Live At Royal Concert Hall

Steve Harley & Cockney Rebel

Date: 20/10/05   —   £17.50   —   Other

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I had booked the ticket some while ago, for old times sake perhaps. There are many bands emerging now who will have been long gone and forgotten before Steve Harley hangs up his guitar. Many of you will never had heard of him, some of you may know Come Up And See Me (Make Me Smile), something of a 70s anthem, you may also recognise some of the other hits although you are unlikely to be able to have said who it was or what the song was called. Harley is, in a way, the man who was nearly the biggest thing since the Beatles, in the mid to late 70s he was an icon of the music and very nearly the acting business. This was, you must remember, an age when young vibrant male frontmen were revered with a fervour approaching disturbing proportions.

Born Stephen Nice in SE London in 1951, Harley was, like Ian Dury, struck with Polio as a child. Now regarded as one of the old school, ex-journalist Harley started out in the music business in 1973 with his band Cockney Rebel. Harley was brought up in and around New Cross and Deptford and much of the area I inhabited what seems many moons ago. Anyway enough of the NME article stuff.

I have to confess when I got home in the early evening before the gig I felt tired and jaded and the thought of driving to the gig to see an aged pop star was not as high up my priorities as it might have been. It was just as well I booked and paid for the ticket ages ago because had I been going to pay on the door I probably wouldn’t have bothered. That would have been a mistake.

I hadn’t been to the Royal Concert Hall before but it’s a more austere serious venue, by the time I’d found the bar that sold draught beer and just got a pint the 3 minute bell went which pissed me off since I found that you couldn’t take drinks in, you’d think they might have informed you when buying. As I took my seat I became aware of the smell, that sort of scent and after shave smell that reminds you of your parents and their friends and it kind of set the scene a little. This was a concert for the generation whose kids have left home, the generation of those of the late 60s, those one might nowadays see as the sell-outs.

The support act were the Backbeat Beatles, now I have always avoided Beatles tribute acts in the past because I always thought it would be naff, so I was surprised that I quite enjoyed what was a pretty decent act. What made me think was the fact that whilst if I was asked to name my very favourite bands The Beatles would probably not be in the first 5 I thought of and yet it is truly staggering how many lyrics you know of even the more obscure Beatles songs. It is this fact that brings it home just how much of an impact the group had. Granted, my Mother was a fairly big Beatles fan and I remember Abbey Road especially as one of the sounds that defined my early childhood. The Backbeat Beatles are an enthusiastic and enjoyable tribute and they did a 45 minute set of early Beatles tracks up to ‘Twist & Shout’.

Steve Harley and the band came on just after 8.30, you could tell Harley is a showman, a man used to the stagecraft, he was able to work the audience and gave the impression very much as the consumate professional. The band opened appropriately with Here Comes The Sun a song which the band themselves released as a cover version in the days when cover versions were done rarely and in homage rather than just a straight moneyspinner. It is followed by another early hit Soft and you can tell all the 50 somethings are tapping their feet furiously. Unlike the other bands I’ve been seeing lately which have been very much hard rock and largely new school, Harley is the old-stager, the band are clearly at ease playing together, there is less pretention, less desire to impress and more to enjoy and bring the audience along. Harley chats to the audience, he makes fun of someone taking a picture with their mobile phone, he calls into question the opinion that they think he’s mellowed at one point responding to someone calling out from the audience “Was that friendly heckling or hostile? I don’t know how to deal with hostile, wait for Kenn Dodd next week he’ll sort you out, or maybe I’ll invoke the new anti-terror laws and have you thrown out, no place for free speech in this country, not any more, not even when you’re 82.” The heckling was friendly. Harley talks about how his kids now tell him to turn the music down and wouldn’t recognise a spliff if it got up and hit them. He is a disciple of a bygone age. He expresses his admiration for Bob Dylan, “The Beatles changed the world and Dylan changed the Beatles, imagine how much power the man had.”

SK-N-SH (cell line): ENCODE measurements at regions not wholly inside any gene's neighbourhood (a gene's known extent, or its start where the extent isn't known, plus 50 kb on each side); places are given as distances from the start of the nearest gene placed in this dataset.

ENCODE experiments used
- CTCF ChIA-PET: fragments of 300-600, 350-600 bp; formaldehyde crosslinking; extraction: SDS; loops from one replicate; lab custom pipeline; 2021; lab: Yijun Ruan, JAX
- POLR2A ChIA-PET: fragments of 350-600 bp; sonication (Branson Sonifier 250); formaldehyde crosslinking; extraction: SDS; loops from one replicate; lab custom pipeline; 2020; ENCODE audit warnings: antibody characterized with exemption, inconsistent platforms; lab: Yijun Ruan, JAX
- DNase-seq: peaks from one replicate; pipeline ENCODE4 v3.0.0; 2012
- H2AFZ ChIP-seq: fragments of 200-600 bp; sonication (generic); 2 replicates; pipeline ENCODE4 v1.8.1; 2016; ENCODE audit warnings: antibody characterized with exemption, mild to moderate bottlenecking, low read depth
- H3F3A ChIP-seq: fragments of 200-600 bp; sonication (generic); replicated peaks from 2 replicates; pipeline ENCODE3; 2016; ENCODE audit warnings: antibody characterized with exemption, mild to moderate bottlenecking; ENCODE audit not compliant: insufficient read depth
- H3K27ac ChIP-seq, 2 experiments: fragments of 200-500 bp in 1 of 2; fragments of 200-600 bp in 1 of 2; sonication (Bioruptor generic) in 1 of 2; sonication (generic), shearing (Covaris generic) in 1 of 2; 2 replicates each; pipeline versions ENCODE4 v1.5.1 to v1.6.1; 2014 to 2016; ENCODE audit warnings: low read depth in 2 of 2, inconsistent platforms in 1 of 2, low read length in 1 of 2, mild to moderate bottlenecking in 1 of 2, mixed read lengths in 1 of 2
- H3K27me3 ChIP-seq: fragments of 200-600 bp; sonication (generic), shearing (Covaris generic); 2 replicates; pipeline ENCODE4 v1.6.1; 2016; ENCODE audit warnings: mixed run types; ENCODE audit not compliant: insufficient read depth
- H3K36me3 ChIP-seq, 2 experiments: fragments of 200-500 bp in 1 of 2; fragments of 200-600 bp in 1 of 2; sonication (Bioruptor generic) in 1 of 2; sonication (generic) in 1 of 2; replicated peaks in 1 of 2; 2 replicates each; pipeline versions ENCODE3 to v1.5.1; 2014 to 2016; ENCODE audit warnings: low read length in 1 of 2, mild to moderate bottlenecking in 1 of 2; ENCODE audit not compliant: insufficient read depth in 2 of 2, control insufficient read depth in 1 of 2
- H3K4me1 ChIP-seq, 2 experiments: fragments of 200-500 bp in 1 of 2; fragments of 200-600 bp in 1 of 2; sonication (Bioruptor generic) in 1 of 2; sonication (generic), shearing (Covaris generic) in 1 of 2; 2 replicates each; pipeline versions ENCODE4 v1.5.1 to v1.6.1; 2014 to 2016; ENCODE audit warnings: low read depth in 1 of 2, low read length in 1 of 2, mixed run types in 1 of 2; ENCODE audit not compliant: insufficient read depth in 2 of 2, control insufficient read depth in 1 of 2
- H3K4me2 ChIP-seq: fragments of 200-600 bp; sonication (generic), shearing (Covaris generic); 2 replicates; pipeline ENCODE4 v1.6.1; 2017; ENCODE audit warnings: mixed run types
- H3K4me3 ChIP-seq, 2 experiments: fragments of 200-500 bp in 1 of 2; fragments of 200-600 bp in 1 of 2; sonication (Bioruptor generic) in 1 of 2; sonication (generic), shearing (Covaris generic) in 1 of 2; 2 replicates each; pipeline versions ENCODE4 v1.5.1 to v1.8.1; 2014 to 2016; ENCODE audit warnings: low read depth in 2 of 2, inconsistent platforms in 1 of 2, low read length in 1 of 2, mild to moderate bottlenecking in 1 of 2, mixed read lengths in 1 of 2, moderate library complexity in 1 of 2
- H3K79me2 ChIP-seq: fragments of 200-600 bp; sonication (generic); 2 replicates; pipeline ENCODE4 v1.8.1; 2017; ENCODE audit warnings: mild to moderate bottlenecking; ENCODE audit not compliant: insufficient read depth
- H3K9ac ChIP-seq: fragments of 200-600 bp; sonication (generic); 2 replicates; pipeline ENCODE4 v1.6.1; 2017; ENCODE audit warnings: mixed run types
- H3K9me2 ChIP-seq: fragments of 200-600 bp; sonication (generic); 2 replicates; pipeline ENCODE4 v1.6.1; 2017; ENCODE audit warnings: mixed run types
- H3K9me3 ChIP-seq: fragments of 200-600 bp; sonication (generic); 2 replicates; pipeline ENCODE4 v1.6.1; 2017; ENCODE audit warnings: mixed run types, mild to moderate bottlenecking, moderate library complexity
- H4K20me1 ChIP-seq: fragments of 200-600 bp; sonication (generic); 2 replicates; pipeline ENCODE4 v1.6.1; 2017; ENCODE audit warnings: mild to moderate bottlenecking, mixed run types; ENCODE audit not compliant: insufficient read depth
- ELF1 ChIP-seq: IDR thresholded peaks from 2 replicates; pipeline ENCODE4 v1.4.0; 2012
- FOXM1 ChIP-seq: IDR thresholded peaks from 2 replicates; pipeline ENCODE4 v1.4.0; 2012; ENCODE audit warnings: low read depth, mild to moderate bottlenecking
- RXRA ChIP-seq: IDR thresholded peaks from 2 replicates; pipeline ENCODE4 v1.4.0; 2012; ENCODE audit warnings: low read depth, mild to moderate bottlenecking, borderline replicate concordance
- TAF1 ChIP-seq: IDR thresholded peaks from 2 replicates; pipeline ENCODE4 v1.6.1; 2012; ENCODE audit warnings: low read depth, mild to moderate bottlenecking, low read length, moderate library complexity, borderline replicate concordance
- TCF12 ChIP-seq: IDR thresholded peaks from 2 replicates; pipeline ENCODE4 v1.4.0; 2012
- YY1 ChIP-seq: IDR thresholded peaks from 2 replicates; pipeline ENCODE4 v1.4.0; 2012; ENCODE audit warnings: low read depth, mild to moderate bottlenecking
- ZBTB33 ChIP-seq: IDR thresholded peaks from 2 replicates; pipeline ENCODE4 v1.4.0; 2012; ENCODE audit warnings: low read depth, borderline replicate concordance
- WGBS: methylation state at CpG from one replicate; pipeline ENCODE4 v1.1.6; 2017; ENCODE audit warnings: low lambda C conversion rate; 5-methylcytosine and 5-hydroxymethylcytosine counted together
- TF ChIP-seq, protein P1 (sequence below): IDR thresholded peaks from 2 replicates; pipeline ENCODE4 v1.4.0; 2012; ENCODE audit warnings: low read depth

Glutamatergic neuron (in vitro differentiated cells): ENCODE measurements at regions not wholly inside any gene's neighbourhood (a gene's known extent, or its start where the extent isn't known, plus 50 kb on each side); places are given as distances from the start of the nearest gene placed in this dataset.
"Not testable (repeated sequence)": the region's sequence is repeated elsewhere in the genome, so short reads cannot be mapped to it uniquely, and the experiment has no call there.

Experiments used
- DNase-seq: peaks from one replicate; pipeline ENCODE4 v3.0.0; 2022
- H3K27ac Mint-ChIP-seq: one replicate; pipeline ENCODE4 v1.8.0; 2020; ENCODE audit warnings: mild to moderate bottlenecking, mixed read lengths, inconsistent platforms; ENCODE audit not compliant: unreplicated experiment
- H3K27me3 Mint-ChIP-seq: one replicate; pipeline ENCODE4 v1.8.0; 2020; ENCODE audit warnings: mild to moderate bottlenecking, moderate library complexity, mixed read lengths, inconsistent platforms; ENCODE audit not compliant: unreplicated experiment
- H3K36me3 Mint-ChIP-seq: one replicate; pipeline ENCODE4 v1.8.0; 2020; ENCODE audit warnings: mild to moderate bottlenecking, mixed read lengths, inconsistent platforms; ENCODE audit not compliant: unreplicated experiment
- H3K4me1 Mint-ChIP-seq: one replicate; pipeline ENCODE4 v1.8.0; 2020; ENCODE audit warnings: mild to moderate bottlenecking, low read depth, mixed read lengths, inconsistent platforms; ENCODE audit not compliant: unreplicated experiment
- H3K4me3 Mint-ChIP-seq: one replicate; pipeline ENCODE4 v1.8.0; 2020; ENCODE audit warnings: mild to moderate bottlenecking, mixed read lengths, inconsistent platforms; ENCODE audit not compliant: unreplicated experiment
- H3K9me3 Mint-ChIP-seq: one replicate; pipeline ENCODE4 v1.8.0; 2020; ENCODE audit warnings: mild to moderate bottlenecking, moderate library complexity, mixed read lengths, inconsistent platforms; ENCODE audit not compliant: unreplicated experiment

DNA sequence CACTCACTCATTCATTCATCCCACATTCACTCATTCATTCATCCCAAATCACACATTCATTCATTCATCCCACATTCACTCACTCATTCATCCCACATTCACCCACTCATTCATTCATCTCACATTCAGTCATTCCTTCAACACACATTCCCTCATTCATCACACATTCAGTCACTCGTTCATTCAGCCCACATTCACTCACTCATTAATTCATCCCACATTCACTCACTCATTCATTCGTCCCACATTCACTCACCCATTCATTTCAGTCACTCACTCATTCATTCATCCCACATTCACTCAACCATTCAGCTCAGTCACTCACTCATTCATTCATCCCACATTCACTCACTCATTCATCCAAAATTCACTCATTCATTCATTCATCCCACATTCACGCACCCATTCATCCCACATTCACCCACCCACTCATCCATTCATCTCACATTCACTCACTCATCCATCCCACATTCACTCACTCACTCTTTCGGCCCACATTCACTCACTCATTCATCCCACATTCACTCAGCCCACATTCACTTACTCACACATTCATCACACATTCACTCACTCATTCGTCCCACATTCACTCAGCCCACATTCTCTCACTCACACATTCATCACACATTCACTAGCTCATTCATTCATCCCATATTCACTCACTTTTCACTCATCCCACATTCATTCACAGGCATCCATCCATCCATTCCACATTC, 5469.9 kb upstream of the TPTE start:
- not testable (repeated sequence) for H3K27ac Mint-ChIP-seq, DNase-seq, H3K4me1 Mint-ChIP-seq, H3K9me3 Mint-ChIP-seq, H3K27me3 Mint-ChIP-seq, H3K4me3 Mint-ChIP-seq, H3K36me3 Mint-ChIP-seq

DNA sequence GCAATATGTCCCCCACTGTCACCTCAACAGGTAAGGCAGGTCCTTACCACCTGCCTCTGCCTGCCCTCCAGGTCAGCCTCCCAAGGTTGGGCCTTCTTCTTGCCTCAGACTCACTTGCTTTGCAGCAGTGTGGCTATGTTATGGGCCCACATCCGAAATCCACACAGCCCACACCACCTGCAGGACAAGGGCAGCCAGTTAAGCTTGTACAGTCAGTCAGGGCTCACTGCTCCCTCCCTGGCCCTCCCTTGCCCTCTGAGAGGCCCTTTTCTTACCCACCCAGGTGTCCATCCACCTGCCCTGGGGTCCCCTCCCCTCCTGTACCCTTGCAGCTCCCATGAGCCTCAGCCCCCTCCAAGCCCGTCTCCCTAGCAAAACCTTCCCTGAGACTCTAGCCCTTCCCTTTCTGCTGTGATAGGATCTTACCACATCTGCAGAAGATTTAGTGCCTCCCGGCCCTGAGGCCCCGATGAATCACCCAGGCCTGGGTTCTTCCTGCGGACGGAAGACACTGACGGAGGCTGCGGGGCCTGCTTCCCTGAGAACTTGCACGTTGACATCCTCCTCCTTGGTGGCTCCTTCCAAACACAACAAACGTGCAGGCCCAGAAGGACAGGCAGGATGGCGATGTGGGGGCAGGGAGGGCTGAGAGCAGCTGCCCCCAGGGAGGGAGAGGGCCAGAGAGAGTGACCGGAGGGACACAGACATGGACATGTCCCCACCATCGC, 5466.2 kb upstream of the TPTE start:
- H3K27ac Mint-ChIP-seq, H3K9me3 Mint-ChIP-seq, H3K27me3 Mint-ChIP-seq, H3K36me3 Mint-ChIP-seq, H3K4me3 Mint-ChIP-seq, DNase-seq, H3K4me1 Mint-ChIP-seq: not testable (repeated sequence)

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For me you can tell a band at ease with itself because they are not playing the stock songs exactly as they are in the studio, they play with things, go off into elaborate solo pieces and bring in a variety of instruments in order to experiment. The energy and enthusiasm for their trade is contagious, you couldn’t have had a bad time there if you’d tried.

After the initial conversation a third of the way through the set, Harley is laconic and seems to open up. The music shifts emphasis seamlessly from folk rock to heavy rock to spanish accoustic and Harley is ever magnanimous to acknowledge the musicians alongside him. 2 hours fairly fly by ending with an immensely powerful Sebastian and a great live version of Come Up And See Me (Make Me Smile) by this point half the audience are on their feet and dancing away, Harley laments the lack of a dance floor for them. A standing ovation leads to a lively encore with everyone up and dancing.

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